I think an important piece of the puzzle that I didn't see mentioned here is that most people, most of the time resolve their cognitive dissonance towards eating animals by not experiencing it. We put slaughterhouses in the countryside, remove any heads or hooves or skin from our butchers, hang out with friends who do the same, and often make it illegal to film how animals are treated.
Bastian and Loughnan talk about this as passive dissonance avoidance in "resolving the meat paradox" which is a summary of the literature you can read here: https://static1.squarespace.com/static/57d2f8668419c276f91f3b04/t/5846ac15579fb36bace325ee/1481026582391/resolving-the-meat-paradox.pdf
To anyone interested in this topic, the other great review (in my opinion) is "Toward a Psychology of Human-Animal Relations" https://static1.squarespace.com/static/57d2f8668419c276f91f3b04/t/5846af5f9f74567368763722/1481027424005/toward-a-psychology-of-human-animal-relations.pdf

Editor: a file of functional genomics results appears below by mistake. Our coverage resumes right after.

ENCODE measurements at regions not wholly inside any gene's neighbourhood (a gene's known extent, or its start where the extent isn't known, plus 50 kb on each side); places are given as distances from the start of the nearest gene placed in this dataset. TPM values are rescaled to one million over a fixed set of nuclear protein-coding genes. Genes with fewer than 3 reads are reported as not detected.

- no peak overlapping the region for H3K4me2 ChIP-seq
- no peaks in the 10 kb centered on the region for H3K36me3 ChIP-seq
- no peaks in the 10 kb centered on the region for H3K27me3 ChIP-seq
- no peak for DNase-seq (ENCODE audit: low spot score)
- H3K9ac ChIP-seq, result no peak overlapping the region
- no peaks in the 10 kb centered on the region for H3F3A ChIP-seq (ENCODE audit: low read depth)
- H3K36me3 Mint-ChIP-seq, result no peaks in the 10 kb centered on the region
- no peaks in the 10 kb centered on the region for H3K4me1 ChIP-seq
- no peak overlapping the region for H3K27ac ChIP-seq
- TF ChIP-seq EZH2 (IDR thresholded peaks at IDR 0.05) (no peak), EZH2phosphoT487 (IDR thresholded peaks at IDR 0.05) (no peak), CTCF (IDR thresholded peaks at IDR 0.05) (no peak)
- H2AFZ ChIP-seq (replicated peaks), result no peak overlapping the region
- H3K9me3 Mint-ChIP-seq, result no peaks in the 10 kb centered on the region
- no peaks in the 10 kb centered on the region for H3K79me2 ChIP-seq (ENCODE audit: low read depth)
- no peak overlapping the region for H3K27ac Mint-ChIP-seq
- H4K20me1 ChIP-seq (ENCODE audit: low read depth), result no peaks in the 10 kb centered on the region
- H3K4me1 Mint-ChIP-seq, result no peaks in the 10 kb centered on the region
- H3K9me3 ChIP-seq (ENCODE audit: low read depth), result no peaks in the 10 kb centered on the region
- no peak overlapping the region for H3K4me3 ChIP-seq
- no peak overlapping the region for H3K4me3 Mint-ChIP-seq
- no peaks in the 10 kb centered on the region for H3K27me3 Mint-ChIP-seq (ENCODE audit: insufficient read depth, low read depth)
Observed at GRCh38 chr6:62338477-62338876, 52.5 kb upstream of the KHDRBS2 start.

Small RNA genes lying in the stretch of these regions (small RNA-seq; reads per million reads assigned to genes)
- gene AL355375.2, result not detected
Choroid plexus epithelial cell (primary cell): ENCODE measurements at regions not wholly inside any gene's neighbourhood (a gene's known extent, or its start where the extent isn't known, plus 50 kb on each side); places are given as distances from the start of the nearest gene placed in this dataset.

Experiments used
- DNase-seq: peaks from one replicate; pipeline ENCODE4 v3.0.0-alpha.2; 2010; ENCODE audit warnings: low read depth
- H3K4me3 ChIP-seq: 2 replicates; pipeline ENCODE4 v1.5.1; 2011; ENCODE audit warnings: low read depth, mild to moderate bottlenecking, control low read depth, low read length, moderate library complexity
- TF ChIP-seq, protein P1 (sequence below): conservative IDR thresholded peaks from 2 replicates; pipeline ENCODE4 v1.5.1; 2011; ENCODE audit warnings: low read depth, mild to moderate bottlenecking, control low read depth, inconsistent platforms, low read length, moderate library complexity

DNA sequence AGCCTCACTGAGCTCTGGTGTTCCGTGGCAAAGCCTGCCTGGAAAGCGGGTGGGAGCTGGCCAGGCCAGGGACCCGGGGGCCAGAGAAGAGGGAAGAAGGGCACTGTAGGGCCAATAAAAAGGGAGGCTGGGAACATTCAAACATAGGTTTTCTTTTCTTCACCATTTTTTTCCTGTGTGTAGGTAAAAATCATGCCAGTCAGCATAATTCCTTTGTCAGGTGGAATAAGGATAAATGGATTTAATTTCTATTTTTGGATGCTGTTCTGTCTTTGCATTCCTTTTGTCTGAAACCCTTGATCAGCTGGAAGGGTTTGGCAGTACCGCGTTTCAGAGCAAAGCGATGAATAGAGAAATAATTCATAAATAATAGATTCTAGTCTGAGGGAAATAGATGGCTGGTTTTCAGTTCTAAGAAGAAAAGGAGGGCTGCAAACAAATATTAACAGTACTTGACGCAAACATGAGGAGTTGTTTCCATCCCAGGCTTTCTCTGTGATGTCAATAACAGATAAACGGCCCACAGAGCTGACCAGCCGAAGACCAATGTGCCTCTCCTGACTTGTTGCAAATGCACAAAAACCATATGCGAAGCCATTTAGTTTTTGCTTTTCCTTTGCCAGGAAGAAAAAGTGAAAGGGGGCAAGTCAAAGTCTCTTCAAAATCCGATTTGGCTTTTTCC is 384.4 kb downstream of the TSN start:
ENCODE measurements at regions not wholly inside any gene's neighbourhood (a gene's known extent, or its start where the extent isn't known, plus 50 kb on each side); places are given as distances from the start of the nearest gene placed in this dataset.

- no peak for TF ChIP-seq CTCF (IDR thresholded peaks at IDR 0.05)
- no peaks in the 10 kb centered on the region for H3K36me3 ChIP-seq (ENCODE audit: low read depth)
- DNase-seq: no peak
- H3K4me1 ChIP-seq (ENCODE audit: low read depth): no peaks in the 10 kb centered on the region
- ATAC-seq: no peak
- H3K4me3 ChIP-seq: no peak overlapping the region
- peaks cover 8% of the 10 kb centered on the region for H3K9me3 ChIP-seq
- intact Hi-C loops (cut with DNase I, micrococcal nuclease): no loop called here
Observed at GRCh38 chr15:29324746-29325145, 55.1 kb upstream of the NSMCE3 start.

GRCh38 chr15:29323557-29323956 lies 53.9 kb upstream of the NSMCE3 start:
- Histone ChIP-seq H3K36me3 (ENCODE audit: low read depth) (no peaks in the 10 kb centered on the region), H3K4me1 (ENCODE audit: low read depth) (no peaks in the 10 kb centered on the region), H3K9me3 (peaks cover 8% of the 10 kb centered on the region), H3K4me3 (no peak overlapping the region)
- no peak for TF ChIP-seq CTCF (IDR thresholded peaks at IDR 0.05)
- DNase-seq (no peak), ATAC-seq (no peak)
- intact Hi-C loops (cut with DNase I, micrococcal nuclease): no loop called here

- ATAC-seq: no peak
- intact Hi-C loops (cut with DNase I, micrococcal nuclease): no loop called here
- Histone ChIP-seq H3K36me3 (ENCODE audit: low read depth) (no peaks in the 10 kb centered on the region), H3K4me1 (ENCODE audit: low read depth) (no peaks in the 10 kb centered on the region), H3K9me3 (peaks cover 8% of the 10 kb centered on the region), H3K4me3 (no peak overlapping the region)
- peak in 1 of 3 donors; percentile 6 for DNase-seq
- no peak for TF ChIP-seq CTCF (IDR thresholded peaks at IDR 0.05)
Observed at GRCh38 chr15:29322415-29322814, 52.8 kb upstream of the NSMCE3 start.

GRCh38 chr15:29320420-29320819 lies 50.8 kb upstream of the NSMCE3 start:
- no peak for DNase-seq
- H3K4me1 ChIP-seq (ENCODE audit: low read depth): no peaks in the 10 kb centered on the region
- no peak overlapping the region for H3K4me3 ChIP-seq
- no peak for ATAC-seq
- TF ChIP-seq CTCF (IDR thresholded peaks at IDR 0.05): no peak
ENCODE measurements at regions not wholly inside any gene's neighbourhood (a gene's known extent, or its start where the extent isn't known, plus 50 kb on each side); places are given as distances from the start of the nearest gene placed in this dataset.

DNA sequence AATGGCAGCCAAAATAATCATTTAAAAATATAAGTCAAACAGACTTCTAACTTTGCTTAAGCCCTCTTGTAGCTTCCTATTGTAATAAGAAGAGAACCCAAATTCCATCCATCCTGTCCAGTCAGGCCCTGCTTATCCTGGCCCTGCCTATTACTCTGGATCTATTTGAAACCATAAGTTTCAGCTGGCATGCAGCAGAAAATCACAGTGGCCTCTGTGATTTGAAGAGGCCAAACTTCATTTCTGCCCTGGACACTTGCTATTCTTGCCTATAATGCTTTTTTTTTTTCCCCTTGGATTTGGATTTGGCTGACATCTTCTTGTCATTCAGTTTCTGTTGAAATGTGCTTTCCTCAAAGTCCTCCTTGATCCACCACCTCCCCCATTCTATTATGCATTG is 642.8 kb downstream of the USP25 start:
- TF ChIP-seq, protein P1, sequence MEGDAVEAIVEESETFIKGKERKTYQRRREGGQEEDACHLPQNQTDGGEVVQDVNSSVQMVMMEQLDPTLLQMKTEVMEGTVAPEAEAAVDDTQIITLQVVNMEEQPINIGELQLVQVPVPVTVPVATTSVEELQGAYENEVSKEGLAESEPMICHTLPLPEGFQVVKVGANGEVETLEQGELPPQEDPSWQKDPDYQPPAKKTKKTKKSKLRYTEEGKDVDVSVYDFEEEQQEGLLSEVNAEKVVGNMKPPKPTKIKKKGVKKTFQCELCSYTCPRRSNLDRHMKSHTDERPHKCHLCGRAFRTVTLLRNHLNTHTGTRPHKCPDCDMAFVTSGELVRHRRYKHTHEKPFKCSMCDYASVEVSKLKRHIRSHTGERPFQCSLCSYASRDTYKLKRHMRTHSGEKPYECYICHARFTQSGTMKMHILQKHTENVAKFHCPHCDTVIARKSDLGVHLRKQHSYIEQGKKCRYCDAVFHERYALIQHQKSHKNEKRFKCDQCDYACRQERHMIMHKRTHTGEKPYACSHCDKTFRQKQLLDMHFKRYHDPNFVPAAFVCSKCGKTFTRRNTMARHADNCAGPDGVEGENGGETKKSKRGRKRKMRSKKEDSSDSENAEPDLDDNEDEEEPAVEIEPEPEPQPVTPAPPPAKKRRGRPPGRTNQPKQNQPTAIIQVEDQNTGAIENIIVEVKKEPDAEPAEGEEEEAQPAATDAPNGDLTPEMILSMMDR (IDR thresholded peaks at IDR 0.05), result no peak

I read this book, and one chapter in I thought it was too slow and anecdote heavy, and put it down. I persisted because of a friend and found about a third of the way in the quality of the advice and pace really picked up.
If anyone decides to read it, persevere!